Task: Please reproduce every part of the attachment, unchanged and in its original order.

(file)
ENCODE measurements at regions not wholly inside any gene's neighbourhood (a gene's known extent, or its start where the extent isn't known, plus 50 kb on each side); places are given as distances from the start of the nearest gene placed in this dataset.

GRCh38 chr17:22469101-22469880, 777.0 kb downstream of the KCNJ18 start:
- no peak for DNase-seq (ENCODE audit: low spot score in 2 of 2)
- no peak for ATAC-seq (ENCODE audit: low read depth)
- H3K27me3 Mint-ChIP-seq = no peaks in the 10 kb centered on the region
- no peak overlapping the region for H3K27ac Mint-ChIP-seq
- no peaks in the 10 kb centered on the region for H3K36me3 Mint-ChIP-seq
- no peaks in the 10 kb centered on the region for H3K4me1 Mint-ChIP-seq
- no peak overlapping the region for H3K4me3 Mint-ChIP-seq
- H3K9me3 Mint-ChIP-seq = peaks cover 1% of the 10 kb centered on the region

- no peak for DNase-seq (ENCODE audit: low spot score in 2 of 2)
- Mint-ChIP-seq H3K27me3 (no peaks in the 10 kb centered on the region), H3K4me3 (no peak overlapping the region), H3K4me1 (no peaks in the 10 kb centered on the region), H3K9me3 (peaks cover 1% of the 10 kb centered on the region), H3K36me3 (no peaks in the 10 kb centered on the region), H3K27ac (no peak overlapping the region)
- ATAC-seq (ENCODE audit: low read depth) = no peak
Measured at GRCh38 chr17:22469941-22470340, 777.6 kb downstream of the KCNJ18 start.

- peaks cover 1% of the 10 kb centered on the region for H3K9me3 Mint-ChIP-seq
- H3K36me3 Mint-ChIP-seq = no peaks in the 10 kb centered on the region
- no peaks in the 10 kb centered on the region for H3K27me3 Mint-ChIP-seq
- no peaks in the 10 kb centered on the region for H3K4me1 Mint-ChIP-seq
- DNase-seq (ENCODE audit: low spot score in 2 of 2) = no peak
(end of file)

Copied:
ENCODE measurements at regions not wholly inside any gene's neighbourhood (a gene's known extent, or its start where the extent isn't known, plus 50 kb on each side); places are given as distances from the start of the nearest gene placed in this dataset.

GRCh38 chr17:22469101-22469880, 777.0 kb downstream of the KCNJ18 start:
- no peak for DNase-seq (ENCODE audit: low spot score in 2 of 2)
- no peak for ATAC-seq (ENCODE audit: low read depth)
- H3K27me3 Mint-ChIP-seq = no peaks in the 10 kb centered on the region
- no peak overlapping the region for H3K27ac Mint-ChIP-seq
- no peaks in the 10 kb centered on the region for H3K36me3 Mint-ChIP-seq
- no peaks in the 10 kb centered on the region for H3K4me1 Mint-ChIP-seq
- no peak overlapping the region for H3K4me3 Mint-ChIP-seq
- H3K9me3 Mint-ChIP-seq = peaks cover 1% of the 10 kb centered on the region

- no peak for DNase-seq (ENCODE audit: low spot score in 2 of 2)
- Mint-ChIP-seq H3K27me3 (no peaks in the 10 kb centered on the region), H3K4me3 (no peak overlapping the region), H3K4me1 (no peaks in the 10 kb centered on the region), H3K9me3 (peaks cover 1% of the 10 kb centered on the region), H3K36me3 (no peaks in the 10 kb centered on the region), H3K27ac (no peak overlapping the region)
- ATAC-seq (ENCODE audit: low read depth) = no peak
Measured at GRCh38 chr17:22469941-22470340, 777.6 kb downstream of the KCNJ18 start.

- peaks cover 1% of the 10 kb centered on the region for H3K9me3 Mint-ChIP-seq
- H3K36me3 Mint-ChIP-seq = no peaks in the 10 kb centered on the region
- no peaks in the 10 kb centered on the region for H3K27me3 Mint-ChIP-seq
- no peaks in the 10 kb centered on the region for H3K4me1 Mint-ChIP-seq
- DNase-seq (ENCODE audit: low spot score in 2 of 2) = no peak